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“Shall” I Explain Why this Spectator Story is “Utter Bollocks”?

The editor of The Spectator, Fraser Nelson has been pushing on Twitter a story by Charles Day on the Spectator blog that there is a legal onus on the EU to “to do a Brexit deal”. The crux of the argument is the mandatory language used in Article 50 TEU which apparently places legal duties on the EU – but not the UK – to negotiate AND conclude “a deal”. In a (later deleted) tweet, Mr Nelson stated that:

The law is clear: the EU is obliged (by its own rules) to offer a deal that Parliament can accept says Charles Day.

I described this claim as “utter bollocks’ in a tweet which got rather a lot of attention. So I thought I should explain my objections. It won’t take long.

Mr Day’s position is this:

Let me be very clear: there is a binding legal obligation upon the EU to provide us with what the media call ‘a deal’. Not only shall they negotiate, but they shall “conclude” one.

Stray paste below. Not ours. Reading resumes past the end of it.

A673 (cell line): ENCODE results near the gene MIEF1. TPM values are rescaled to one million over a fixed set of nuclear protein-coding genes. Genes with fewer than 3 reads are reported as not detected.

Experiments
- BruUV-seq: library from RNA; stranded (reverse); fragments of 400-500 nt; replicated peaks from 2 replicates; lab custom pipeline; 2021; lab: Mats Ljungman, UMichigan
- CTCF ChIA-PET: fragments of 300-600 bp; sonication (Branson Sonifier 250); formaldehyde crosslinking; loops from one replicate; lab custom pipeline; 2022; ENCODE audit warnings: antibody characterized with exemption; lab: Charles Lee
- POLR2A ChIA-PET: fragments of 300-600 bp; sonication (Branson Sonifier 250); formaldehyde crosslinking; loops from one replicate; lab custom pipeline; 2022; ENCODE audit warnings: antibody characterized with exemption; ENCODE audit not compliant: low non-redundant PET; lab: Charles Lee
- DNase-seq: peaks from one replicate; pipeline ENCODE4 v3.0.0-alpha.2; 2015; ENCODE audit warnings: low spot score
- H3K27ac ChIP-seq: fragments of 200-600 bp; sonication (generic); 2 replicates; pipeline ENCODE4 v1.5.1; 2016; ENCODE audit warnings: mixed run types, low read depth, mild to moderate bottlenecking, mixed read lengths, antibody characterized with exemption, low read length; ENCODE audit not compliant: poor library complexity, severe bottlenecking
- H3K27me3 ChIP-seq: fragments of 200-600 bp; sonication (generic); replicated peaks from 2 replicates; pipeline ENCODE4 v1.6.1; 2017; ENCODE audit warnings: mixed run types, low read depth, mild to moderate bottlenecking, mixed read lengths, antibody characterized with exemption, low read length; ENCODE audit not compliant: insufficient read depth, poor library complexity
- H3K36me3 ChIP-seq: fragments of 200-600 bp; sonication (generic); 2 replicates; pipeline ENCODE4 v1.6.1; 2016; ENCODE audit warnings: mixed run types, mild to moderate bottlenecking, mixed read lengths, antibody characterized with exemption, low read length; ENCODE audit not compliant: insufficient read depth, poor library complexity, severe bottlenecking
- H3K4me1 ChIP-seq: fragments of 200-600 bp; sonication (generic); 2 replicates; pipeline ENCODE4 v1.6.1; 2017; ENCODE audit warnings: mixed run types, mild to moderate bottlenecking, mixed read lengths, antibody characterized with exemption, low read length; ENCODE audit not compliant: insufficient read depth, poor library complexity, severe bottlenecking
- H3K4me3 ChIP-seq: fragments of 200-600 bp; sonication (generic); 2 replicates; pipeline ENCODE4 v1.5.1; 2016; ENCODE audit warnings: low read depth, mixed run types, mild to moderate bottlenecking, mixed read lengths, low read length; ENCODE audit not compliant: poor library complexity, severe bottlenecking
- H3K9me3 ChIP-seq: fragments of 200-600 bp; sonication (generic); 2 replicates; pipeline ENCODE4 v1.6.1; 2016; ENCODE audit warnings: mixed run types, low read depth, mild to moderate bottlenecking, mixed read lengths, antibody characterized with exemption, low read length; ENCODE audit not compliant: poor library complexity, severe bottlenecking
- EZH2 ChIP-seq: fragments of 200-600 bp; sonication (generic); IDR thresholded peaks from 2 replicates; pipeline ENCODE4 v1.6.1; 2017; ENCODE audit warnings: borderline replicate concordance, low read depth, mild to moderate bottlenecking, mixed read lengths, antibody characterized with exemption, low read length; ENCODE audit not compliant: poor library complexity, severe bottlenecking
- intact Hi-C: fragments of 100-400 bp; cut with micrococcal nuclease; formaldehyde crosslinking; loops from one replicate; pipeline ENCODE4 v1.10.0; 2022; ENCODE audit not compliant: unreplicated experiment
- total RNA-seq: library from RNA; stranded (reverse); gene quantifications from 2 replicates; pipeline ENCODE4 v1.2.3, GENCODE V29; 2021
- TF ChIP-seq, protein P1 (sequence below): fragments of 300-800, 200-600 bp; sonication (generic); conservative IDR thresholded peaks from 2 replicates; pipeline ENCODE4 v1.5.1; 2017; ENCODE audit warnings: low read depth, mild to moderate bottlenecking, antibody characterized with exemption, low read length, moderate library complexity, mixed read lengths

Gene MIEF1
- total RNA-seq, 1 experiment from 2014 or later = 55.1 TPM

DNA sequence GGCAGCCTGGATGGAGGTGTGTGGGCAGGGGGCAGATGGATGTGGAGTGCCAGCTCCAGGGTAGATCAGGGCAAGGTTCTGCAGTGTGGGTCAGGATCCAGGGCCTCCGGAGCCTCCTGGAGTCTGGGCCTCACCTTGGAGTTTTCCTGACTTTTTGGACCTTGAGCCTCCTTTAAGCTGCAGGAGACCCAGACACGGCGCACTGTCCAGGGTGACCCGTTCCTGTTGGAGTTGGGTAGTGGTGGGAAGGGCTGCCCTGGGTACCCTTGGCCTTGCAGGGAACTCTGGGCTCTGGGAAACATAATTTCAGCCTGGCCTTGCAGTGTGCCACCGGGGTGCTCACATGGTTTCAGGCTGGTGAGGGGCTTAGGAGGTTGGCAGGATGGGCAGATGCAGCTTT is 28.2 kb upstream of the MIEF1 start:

This apparently derives from the wording of Article 50 TEU which states:

A Member State which decides to withdraw shall notify the European Council of its intention. In the light of the guidelines provided by the European Council, the Union shall negotiate and conclude an agreement with that State, setting out the arrangements for its withdrawal, taking account of the framework for its future relationship with the Union. That agreement shall be negotiated in accordance with Article 218(3) of the Treaty on the Functioning of the European Union. It shall be concluded on behalf of the Union by the Council, acting by a qualified majority, after obtaining the consent of the European Parliament.

There is clearly a lot of mandatory language here about what the EU “shall” do once a state notifies the EU of its intention to withdraw.